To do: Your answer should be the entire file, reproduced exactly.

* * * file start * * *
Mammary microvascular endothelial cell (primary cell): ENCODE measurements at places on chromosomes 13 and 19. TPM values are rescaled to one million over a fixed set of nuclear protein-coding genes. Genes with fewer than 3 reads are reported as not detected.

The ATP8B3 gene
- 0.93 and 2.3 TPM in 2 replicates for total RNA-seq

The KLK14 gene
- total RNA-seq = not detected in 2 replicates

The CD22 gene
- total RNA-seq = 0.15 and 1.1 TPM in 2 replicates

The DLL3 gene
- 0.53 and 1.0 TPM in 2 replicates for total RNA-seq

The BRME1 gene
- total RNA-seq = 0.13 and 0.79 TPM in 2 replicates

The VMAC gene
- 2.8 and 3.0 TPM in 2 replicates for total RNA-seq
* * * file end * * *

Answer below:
Mammary microvascular endothelial cell (primary cell): ENCODE measurements at places on chromosomes 13 and 19. TPM values are rescaled to one million over a fixed set of nuclear protein-coding genes. Genes with fewer than 3 reads are reported as not detected.

The ATP8B3 gene
- 0.93 and 2.3 TPM in 2 replicates for total RNA-seq

The KLK14 gene
- total RNA-seq = not detected in 2 replicates

The CD22 gene
- total RNA-seq = 0.15 and 1.1 TPM in 2 replicates

The DLL3 gene
- 0.53 and 1.0 TPM in 2 replicates for total RNA-seq

The BRME1 gene
- total RNA-seq = 0.13 and 0.79 TPM in 2 replicates

The VMAC gene
- 2.8 and 3.0 TPM in 2 replicates for total RNA-seq